Fall of top US scientists points to ethics gap in research

Dr Jose Baselga, who authored hundreds of articles on cancer research, was found to have failed to disclose in research articles that he received millions of dollars from pharmaceutical and medical companies. PHOTO: SCREENGRAB FROM MSKCC.ORG

WASHINGTON (AFP) - Three prominent United States scientists have been pushed to resign over the past 10 days after damning revelations about their methods, a sign of greater vigilance and decreasing tolerance for misconduct within the research community.

The most spectacular fall concerned Dr Jose Baselga, chief medical officer at Memorial Sloan Kettering Cancer Centre in New York. He authored hundreds of articles on cancer research.

Investigative journalism group ProPublica and The New York Times revealed on Sept 8 that Dr Baselga failed to disclose in dozens of research articles that he had received millions of dollars from pharmaceutical and medical companies.

Such declarations are generally required by scientific journals.

Links between a doctor leading a clinical trial and manufacturers of drugs or medical equipment used in the study can influence the methodology and ultimately the results.

But journals don't, themselves, verify the thoroughness of an author's declarations.

Caught up in the scandal, Dr Baselga resigned on Sept 13.

Pizza expert

Next came the case of Professor Brian Wansink, director of the Food and Brand Lab at the prestigious Cornell University.

He made his name thanks to studies that garnered plenty of media attention, including on pizza and the appetites of children.

His troubles began last year when scientific sleuths discovered anomalies and surprisingly positive results in dozens of his articles.

In February, BuzzFeed published messages in which Prof Wansink encouraged a researcher to extract from her data results more likely to go "viral". After a year-long inquiry, Cornell announced last Thursday (Sept 20) that Prof Wansink committed "academic misconduct in his research and scholarship", describing a litany of problems with his results and methods.

He is set to resign at the end of the academic year, but from now on will no longer teach there.

Prof Wansink denied all fraud, but 13 of his articles have already been withdrawn by journals.

In the final case, Dr Gilbert Welch, a professor of public health at Dartmouth College, resigned last week.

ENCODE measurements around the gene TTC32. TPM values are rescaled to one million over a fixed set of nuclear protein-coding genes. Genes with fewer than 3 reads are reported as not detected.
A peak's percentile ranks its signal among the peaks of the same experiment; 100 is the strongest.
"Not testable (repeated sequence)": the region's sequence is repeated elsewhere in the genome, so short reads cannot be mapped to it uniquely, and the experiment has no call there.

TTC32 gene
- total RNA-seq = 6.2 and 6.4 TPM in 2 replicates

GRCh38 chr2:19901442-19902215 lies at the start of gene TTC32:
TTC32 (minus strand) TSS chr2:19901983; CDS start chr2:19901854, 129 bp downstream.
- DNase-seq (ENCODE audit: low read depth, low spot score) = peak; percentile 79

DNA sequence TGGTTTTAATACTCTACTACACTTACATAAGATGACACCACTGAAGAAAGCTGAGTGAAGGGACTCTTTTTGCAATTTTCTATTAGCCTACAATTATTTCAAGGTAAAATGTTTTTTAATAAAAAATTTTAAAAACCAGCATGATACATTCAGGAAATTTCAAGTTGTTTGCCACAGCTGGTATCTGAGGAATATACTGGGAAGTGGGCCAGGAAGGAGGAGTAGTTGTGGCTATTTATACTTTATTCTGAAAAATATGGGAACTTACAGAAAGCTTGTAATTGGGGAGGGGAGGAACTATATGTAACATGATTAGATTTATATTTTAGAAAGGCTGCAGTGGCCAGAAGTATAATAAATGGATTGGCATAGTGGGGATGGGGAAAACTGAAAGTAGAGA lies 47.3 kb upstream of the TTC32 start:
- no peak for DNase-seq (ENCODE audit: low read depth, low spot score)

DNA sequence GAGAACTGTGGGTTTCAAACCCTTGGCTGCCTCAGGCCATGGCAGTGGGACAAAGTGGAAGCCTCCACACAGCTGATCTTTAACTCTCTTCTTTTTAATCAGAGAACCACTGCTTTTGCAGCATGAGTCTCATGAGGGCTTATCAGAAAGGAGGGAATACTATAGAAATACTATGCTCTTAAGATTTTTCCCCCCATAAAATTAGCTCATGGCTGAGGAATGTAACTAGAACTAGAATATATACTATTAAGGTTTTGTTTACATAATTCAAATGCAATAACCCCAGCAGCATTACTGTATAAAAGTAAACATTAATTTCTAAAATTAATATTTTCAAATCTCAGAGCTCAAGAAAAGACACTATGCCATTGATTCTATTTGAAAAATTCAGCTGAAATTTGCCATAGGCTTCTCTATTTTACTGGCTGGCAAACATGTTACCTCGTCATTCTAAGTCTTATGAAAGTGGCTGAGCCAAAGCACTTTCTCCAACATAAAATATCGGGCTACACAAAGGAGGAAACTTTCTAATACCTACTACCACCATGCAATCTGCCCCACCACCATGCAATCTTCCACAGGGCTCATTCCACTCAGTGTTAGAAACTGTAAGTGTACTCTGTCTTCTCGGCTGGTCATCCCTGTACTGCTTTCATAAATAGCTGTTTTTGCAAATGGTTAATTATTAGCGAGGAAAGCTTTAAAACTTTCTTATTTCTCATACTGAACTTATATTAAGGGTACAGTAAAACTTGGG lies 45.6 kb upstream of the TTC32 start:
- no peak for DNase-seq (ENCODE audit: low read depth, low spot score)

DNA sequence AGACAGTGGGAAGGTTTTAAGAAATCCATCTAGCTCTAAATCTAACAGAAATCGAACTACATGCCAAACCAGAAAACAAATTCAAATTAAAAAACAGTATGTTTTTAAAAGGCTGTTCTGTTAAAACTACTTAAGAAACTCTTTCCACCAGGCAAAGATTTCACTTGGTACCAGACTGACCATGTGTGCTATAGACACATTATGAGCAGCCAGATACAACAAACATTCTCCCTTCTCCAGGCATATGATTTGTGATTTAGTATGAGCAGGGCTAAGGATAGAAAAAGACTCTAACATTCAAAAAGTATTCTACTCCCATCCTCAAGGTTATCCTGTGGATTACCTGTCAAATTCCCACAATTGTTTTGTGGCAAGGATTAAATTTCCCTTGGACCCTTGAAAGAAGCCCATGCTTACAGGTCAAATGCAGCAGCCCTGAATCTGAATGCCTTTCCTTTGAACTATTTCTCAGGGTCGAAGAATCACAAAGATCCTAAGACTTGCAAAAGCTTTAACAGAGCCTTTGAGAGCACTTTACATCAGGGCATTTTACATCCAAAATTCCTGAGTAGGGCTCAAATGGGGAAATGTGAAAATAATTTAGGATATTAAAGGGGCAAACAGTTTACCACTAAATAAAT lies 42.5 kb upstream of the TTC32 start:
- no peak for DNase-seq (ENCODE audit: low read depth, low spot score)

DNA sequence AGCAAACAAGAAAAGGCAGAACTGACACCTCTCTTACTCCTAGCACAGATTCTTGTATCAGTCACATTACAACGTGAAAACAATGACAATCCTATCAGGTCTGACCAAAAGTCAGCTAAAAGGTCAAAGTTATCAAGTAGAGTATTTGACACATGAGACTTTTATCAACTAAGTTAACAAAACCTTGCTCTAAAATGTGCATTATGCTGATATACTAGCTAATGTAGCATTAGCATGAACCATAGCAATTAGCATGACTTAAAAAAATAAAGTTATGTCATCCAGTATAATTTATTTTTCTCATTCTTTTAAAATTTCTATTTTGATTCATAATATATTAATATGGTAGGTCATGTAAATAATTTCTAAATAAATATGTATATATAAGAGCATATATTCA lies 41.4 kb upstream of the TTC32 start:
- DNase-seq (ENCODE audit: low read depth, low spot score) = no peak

The university accused him of plagiarism in an article published in The New England Journal of Medicine, the most respected American medical journal.

Only human

"The good news is that we are finally starting to see a lot of these cases become public," said Mr Ivan Oransky, co-founder of the site Retraction Watch, a project of the Centre for Scientific Integrity that keeps tabs on retractions of research articles in thousands of journals.

Mr Oransky told AFP that what has emerged so far is only the tip of the iceberg.

The problem, he said, is that scientists, and supporters of science, have often been unwilling to raise such controversies "because they're afraid that talking about them will decrease trust in science and that it will aid and abet anti-science forces".

But silence only encourages bad behaviour, he argued. According to Mr Oransky, more transparency will, in fact, only help the public to better comprehend the scientific process.

"At the end of the day, we need to think about science as a human enterprise, we need to remember that it's done by humans," he said. "Let's remember that humans make mistakes, they cut corners, sometimes worse."

Attention has long focused on financial conflicts of interest, particularly because of the influence of the pharmaceutical industry.

But the Wansink case illustrates that other forms of conflict, including reputational, are equally important. Academic careers are largely built on how much one publishes and in which journals.

As a result, researchers compete to produce positive, new and clear results - but work that produces negative results or validates previous findings should also be rewarded, argued Dr Brian Nosek, a professor of psychology at the University of Virginia who heads the pro-transparency Centre for Open Science.

"Most of the work when we're at the boundary of science is messy, has exceptions, has things that don't quite fit," he explained, while "the bad part of the incentives environment is that the reward system is all about the result."

While moves towards more transparency have gathered momentum over the past decade, in particular among publishers of research articles, there is still a long way to go, said Dr Nosek.

"Culture change is hard," he argued, adding: "Universities and medical centres are the slowest actors."

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